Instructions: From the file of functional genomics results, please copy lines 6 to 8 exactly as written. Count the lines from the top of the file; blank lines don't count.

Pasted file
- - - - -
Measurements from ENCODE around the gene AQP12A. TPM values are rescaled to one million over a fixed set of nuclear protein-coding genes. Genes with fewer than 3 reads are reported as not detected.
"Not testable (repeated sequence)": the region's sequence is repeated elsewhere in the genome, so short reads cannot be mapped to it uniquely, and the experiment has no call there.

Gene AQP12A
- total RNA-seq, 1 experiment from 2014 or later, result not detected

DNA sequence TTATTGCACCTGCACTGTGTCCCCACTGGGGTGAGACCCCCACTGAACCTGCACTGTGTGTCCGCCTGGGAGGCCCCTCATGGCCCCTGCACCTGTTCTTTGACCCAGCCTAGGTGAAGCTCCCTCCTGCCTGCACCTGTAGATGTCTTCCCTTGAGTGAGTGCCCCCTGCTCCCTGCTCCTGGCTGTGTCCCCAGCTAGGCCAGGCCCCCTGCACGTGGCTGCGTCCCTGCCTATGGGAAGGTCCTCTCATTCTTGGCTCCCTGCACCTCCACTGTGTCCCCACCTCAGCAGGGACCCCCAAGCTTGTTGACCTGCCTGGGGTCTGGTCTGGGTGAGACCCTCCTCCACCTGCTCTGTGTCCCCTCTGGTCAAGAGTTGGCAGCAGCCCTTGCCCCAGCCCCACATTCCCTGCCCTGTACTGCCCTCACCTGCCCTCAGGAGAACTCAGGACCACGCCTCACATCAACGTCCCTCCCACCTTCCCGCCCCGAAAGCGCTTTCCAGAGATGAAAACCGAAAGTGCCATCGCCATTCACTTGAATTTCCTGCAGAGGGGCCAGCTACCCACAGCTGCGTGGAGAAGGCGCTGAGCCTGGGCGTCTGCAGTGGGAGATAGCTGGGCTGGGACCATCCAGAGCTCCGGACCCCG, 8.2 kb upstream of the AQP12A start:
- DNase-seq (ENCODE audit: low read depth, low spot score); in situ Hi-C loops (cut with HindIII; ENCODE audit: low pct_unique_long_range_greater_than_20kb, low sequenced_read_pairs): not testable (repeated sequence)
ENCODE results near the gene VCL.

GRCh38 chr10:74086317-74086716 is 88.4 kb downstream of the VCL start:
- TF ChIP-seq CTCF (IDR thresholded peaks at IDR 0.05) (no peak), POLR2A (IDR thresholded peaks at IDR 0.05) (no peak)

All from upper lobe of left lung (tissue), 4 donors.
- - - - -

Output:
- DNase-seq (ENCODE audit: low read depth, low spot score); in situ Hi-C loops (cut with HindIII; ENCODE audit: low pct_unique_long_range_greater_than_20kb, low sequenced_read_pairs): not testable (repeated sequence)
ENCODE results near the gene VCL.

GRCh38 chr10:74086317-74086716 is 88.4 kb downstream of the VCL start: